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CONTEXT Manifestations of systemic lupus erythematosus (SLE) may in most patients be ameliorated with medications that suppress the immune system. Nevertheless, there remains a subset of SLE patients for whom current strategies are insufficient to control disease. OBJECTIVE To assess the safety of intense immunosuppression and autologous hematopoietic(More)
BACKGROUND Missed or delayed diagnoses are a common but understudied area in patient safety research. To better understand the types, causes, and prevention of such errors, we surveyed clinicians to solicit perceived cases of missed and delayed diagnoses. METHODS A 6-item written survey was administered at 20 grand rounds presentations across the United(More)
Peripheral blood stem cells (PBSC) were mobilized in 130 patients with autoimmune diseases undergoing autologous hematopoietic stem cell transplantation using cyclophosphamide 2 g/m(2) and either granulocyte colony-stimulating factor (G-CSF) 5 mcg/kg/day (for systemic lupus erythematosus (SLE) and secondary progressive multiple sclerosis, SPMS) or G-CSF 10(More)
BACKGROUND Although diagnostic errors are important, they have received less attention than medication errors. Timely follow-up of abnormal laboratory test results represents a critical aspect of the diagnostic process, and failures at this step are a cause of delayed or missed diagnosis, resulting in suboptimal clinical outcomes and malpractice litigation.(More)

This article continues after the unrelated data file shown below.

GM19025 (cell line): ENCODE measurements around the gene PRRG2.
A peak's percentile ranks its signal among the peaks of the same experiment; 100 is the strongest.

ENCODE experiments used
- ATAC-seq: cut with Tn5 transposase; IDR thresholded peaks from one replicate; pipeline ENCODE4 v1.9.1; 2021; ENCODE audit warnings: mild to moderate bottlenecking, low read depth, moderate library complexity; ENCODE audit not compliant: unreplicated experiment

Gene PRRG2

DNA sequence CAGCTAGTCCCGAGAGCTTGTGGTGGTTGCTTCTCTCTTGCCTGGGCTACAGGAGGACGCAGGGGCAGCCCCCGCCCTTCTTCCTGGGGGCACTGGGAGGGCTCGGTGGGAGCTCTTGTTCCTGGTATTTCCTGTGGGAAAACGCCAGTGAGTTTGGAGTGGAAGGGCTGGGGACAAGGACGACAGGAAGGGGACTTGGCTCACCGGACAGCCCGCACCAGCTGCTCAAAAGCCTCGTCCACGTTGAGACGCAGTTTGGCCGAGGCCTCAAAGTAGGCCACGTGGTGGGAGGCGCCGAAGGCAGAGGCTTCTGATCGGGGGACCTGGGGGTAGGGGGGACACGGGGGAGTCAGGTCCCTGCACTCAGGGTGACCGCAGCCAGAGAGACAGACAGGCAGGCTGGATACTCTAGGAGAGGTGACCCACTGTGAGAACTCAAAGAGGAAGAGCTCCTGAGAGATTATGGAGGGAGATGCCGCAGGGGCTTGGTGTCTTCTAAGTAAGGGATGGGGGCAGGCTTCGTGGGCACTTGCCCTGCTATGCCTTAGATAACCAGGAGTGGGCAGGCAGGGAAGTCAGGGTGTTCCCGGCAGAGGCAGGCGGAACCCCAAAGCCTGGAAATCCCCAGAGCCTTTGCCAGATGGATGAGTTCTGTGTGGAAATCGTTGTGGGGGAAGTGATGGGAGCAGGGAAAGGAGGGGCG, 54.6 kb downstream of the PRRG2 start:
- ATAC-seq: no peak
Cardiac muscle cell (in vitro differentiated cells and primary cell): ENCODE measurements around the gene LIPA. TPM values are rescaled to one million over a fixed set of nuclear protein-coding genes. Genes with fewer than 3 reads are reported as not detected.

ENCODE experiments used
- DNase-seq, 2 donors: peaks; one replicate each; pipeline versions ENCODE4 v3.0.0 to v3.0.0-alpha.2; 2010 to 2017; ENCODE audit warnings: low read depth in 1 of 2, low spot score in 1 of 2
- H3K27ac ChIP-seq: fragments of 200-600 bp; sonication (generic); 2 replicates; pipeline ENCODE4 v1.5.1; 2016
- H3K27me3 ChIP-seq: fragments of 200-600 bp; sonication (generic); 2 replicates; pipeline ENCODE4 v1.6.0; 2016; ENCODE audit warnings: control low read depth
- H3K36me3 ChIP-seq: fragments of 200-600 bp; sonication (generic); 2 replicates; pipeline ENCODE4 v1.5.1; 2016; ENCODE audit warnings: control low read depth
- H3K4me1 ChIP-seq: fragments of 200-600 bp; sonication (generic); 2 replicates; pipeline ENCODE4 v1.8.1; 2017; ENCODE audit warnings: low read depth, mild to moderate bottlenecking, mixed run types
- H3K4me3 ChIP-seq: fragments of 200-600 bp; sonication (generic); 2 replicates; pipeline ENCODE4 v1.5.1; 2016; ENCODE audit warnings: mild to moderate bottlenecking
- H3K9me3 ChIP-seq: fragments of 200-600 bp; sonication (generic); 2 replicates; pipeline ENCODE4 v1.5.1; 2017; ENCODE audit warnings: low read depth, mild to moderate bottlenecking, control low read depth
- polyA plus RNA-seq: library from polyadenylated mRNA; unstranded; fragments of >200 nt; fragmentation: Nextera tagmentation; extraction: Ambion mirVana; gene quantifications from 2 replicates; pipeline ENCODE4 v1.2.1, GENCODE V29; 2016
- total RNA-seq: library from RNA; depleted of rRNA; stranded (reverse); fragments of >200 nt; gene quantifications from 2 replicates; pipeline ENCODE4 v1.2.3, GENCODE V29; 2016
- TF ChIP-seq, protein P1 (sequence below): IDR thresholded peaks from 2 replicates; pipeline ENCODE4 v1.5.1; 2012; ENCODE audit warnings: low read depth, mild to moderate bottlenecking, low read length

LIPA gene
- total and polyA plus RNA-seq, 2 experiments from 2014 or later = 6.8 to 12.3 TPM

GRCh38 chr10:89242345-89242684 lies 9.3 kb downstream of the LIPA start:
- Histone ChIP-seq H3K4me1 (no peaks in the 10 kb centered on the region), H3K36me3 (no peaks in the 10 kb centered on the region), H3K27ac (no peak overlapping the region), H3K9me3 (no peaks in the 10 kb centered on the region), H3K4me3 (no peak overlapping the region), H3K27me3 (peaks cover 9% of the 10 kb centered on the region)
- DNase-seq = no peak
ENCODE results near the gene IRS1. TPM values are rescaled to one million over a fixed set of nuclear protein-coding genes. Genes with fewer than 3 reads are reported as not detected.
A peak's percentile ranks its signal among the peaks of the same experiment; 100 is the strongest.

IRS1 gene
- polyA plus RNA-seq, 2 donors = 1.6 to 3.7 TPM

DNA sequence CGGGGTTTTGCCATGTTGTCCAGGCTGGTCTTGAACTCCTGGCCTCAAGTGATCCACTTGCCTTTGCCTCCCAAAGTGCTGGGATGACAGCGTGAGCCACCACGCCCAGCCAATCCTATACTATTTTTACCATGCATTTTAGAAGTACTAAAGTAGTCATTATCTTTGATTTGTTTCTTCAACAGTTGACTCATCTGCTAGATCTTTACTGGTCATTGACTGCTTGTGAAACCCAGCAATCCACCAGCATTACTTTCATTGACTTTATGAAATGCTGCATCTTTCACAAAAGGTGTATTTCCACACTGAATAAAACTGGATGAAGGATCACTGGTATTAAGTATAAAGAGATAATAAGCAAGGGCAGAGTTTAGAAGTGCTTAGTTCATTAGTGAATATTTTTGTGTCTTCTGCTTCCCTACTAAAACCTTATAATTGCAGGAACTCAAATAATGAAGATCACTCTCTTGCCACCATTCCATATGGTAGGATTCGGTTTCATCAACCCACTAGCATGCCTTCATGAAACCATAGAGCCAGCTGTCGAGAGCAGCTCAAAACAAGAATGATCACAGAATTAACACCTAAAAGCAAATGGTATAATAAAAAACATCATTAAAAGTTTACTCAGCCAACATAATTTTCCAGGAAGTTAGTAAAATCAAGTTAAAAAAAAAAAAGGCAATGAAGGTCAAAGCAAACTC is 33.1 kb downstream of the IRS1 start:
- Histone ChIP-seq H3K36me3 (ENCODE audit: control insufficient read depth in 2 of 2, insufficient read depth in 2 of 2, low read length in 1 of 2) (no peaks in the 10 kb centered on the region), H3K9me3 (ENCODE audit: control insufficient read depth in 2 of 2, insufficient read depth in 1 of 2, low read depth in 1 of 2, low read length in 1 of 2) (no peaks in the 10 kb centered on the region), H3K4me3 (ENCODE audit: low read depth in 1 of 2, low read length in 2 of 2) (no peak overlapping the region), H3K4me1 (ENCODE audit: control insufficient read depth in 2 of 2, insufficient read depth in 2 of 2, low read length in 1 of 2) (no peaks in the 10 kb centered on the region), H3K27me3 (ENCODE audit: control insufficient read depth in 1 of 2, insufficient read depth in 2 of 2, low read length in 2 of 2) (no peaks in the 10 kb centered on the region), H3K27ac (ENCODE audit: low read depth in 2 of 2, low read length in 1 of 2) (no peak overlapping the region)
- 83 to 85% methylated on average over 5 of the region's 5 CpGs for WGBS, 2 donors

Background: Diagnosis errors are frequent and important, but represent an underemphasized and understudied area of patient safety. Diagnosis errors are challenging to detect and dissect. It is often difficult to agree whether an error has occurred, and even harder to determine with certainty its causes and consequence. The authors applied four safety(More)
Systemic lupus erythematosus (SLE) is the most common disease associated with antiphospholipid syndrome (APS). We, therefore, evaluated 46 patients with refractory SLE treated by autologous hematopoietic stem cell transplantation (HSCT) for a history of APS prior to transplantation. The prevalence of SLE-related APS in our patient population was 61% (28 of(More)
Ovarian cancer ranks fifth in cancer fatalities among American women. Although curable at early stages with surgery, most women are diagnosed with symptoms of late-stage metastatic disease. Moreover, none of the current diagnostic techniques are clinically recommended for at-risk women as they preferentially target low-grade tumors (which do not affect(More)
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